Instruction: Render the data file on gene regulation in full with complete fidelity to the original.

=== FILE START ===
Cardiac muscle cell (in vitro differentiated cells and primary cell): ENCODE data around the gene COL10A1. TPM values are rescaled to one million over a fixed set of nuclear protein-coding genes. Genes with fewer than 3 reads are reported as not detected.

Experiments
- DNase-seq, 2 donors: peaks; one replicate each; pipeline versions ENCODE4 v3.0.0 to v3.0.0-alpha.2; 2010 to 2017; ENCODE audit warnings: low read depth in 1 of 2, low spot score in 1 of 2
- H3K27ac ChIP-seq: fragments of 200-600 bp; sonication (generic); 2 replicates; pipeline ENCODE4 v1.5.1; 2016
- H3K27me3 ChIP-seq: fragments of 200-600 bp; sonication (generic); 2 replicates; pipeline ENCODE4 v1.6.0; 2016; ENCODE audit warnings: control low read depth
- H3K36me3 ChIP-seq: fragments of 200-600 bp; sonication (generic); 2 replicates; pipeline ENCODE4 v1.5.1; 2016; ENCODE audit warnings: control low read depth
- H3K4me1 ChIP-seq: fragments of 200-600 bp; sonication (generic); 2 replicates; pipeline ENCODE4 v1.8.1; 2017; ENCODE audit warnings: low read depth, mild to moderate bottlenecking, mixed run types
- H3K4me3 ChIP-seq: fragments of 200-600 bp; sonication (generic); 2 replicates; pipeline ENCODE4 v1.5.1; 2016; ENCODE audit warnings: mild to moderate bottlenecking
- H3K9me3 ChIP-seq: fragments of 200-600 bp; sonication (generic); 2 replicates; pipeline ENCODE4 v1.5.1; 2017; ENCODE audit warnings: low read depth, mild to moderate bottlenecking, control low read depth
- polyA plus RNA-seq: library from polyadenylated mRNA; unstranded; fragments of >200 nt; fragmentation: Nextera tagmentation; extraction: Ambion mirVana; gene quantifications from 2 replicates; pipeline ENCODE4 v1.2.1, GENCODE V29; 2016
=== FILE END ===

Cardiac muscle cell (in vitro differentiated cells and primary cell): ENCODE data around the gene COL10A1. TPM values are rescaled to one million over a fixed set of nuclear protein-coding genes. Genes with fewer than 3 reads are reported as not detected.

Experiments
- DNase-seq, 2 donors: peaks; one replicate each; pipeline versions ENCODE4 v3.0.0 to v3.0.0-alpha.2; 2010 to 2017; ENCODE audit warnings: low read depth in 1 of 2, low spot score in 1 of 2
- H3K27ac ChIP-seq: fragments of 200-600 bp; sonication (generic); 2 replicates; pipeline ENCODE4 v1.5.1; 2016
- H3K27me3 ChIP-seq: fragments of 200-600 bp; sonication (generic); 2 replicates; pipeline ENCODE4 v1.6.0; 2016; ENCODE audit warnings: control low read depth
- H3K36me3 ChIP-seq: fragments of 200-600 bp; sonication (generic); 2 replicates; pipeline ENCODE4 v1.5.1; 2016; ENCODE audit warnings: control low read depth
- H3K4me1 ChIP-seq: fragments of 200-600 bp; sonication (generic); 2 replicates; pipeline ENCODE4 v1.8.1; 2017; ENCODE audit warnings: low read depth, mild to moderate bottlenecking, mixed run types
- H3K4me3 ChIP-seq: fragments of 200-600 bp; sonication (generic); 2 replicates; pipeline ENCODE4 v1.5.1; 2016; ENCODE audit warnings: mild to moderate bottlenecking
- H3K9me3 ChIP-seq: fragments of 200-600 bp; sonication (generic); 2 replicates; pipeline ENCODE4 v1.5.1; 2017; ENCODE audit warnings: low read depth, mild to moderate bottlenecking, control low read depth
- polyA plus RNA-seq: library from polyadenylated mRNA; unstranded; fragments of >200 nt; fragmentation: Nextera tagmentation; extraction: Ambion mirVana; gene quantifications from 2 replicates; pipeline ENCODE4 v1.2.1, GENCODE V29; 2016